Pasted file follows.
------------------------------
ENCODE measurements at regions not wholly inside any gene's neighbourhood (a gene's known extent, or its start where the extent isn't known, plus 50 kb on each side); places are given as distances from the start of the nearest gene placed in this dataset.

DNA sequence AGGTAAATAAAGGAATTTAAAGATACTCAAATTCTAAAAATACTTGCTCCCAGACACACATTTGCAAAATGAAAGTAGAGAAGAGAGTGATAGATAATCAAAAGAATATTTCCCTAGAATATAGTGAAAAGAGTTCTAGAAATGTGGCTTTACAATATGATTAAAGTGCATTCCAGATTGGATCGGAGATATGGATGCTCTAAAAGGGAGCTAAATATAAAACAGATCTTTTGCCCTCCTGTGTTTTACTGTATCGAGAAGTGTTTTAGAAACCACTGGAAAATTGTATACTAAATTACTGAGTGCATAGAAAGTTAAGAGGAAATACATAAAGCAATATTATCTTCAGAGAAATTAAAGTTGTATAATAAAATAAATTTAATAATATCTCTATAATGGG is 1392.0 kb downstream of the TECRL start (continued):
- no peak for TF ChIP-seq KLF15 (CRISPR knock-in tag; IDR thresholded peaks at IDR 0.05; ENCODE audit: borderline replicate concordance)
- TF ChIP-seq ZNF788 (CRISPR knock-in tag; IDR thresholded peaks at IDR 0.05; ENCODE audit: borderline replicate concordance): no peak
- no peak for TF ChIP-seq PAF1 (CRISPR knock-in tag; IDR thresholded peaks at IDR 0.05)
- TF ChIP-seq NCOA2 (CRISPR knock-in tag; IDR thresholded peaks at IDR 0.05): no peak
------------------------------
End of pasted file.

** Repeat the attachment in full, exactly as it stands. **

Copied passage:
ENCODE measurements at regions not wholly inside any gene's neighbourhood (a gene's known extent, or its start where the extent isn't known, plus 50 kb on each side); places are given as distances from the start of the nearest gene placed in this dataset.

DNA sequence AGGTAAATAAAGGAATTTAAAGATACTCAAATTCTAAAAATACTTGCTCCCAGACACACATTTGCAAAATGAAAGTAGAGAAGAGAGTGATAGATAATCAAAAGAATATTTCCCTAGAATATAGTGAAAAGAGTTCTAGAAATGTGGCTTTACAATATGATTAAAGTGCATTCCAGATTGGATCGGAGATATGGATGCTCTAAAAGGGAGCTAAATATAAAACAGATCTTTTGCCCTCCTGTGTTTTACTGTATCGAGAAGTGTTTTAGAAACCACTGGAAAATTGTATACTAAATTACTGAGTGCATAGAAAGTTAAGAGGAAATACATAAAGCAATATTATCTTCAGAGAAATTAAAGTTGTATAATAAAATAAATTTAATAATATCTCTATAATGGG is 1392.0 kb downstream of the TECRL start (continued):
- no peak for TF ChIP-seq KLF15 (CRISPR knock-in tag; IDR thresholded peaks at IDR 0.05; ENCODE audit: borderline replicate concordance)
- TF ChIP-seq ZNF788 (CRISPR knock-in tag; IDR thresholded peaks at IDR 0.05; ENCODE audit: borderline replicate concordance): no peak
- no peak for TF ChIP-seq PAF1 (CRISPR knock-in tag; IDR thresholded peaks at IDR 0.05)
- TF ChIP-seq NCOA2 (CRISPR knock-in tag; IDR thresholded peaks at IDR 0.05): no peak